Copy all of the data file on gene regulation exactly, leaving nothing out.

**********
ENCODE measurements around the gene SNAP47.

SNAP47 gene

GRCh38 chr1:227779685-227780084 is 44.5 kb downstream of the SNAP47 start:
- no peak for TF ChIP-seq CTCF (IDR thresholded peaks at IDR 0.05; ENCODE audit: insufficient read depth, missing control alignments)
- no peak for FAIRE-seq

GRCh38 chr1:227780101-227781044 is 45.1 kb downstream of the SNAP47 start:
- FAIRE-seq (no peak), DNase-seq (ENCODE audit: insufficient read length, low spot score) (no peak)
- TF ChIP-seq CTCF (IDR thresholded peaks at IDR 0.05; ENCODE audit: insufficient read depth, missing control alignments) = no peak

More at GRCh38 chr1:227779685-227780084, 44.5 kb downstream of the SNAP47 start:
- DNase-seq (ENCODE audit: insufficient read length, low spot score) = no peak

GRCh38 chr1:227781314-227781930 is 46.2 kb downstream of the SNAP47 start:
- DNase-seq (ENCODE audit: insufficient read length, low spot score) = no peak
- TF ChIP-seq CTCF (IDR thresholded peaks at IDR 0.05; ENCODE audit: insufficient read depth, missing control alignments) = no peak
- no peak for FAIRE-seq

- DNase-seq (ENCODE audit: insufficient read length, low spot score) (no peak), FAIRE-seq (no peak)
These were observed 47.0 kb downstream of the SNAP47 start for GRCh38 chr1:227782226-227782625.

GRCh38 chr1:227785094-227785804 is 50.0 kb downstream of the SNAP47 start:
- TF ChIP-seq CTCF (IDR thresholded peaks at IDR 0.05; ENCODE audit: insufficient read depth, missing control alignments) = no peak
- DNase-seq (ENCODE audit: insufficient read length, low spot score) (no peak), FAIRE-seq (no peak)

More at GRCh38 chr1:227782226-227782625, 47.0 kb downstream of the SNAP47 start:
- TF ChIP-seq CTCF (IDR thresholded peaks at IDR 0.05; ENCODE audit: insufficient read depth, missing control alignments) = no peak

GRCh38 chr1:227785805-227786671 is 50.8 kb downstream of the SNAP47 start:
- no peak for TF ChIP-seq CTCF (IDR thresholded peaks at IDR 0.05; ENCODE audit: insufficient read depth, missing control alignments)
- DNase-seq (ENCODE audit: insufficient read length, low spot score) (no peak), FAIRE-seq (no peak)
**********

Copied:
ENCODE measurements around the gene SNAP47.

SNAP47 gene

GRCh38 chr1:227779685-227780084 is 44.5 kb downstream of the SNAP47 start:
- no peak for TF ChIP-seq CTCF (IDR thresholded peaks at IDR 0.05; ENCODE audit: insufficient read depth, missing control alignments)
- no peak for FAIRE-seq

GRCh38 chr1:227780101-227781044 is 45.1 kb downstream of the SNAP47 start:
- FAIRE-seq (no peak), DNase-seq (ENCODE audit: insufficient read length, low spot score) (no peak)
- TF ChIP-seq CTCF (IDR thresholded peaks at IDR 0.05; ENCODE audit: insufficient read depth, missing control alignments) = no peak

More at GRCh38 chr1:227779685-227780084, 44.5 kb downstream of the SNAP47 start:
- DNase-seq (ENCODE audit: insufficient read length, low spot score) = no peak

GRCh38 chr1:227781314-227781930 is 46.2 kb downstream of the SNAP47 start:
- DNase-seq (ENCODE audit: insufficient read length, low spot score) = no peak
- TF ChIP-seq CTCF (IDR thresholded peaks at IDR 0.05; ENCODE audit: insufficient read depth, missing control alignments) = no peak
- no peak for FAIRE-seq

- DNase-seq (ENCODE audit: insufficient read length, low spot score) (no peak), FAIRE-seq (no peak)
These were observed 47.0 kb downstream of the SNAP47 start for GRCh38 chr1:227782226-227782625.

GRCh38 chr1:227785094-227785804 is 50.0 kb downstream of the SNAP47 start:
- TF ChIP-seq CTCF (IDR thresholded peaks at IDR 0.05; ENCODE audit: insufficient read depth, missing control alignments) = no peak
- DNase-seq (ENCODE audit: insufficient read length, low spot score) (no peak), FAIRE-seq (no peak)

More at GRCh38 chr1:227782226-227782625, 47.0 kb downstream of the SNAP47 start:
- TF ChIP-seq CTCF (IDR thresholded peaks at IDR 0.05; ENCODE audit: insufficient read depth, missing control alignments) = no peak

GRCh38 chr1:227785805-227786671 is 50.8 kb downstream of the SNAP47 start:
- no peak for TF ChIP-seq CTCF (IDR thresholded peaks at IDR 0.05; ENCODE audit: insufficient read depth, missing control alignments)
- DNase-seq (ENCODE audit: insufficient read length, low spot score) (no peak), FAIRE-seq (no peak)